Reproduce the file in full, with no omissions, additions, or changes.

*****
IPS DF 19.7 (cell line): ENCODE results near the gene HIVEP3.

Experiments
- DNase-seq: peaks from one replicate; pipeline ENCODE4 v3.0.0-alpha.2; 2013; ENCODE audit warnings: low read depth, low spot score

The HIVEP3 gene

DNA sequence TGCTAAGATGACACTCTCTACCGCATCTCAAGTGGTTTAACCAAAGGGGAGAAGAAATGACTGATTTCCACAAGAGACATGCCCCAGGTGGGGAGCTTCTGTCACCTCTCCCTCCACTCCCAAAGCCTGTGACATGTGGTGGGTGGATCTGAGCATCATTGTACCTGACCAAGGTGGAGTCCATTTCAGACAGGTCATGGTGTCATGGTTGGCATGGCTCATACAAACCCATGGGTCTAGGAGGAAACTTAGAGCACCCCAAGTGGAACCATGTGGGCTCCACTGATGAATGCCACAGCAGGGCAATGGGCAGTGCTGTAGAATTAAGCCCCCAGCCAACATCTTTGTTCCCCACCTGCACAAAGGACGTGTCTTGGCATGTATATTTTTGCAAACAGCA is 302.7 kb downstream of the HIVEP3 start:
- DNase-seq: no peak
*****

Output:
IPS DF 19.7 (cell line): ENCODE results near the gene HIVEP3.

Experiments
- DNase-seq: peaks from one replicate; pipeline ENCODE4 v3.0.0-alpha.2; 2013; ENCODE audit warnings: low read depth, low spot score

The HIVEP3 gene

DNA sequence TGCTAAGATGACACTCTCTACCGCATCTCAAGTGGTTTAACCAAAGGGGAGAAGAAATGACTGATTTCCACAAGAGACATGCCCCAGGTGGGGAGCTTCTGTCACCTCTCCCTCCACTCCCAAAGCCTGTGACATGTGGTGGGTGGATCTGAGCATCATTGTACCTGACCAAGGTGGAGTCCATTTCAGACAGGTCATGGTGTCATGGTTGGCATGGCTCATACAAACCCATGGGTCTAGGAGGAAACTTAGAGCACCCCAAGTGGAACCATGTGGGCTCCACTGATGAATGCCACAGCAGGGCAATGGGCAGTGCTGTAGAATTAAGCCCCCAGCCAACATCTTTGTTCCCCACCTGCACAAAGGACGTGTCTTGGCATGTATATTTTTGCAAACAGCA is 302.7 kb downstream of the HIVEP3 start:
- DNase-seq: no peak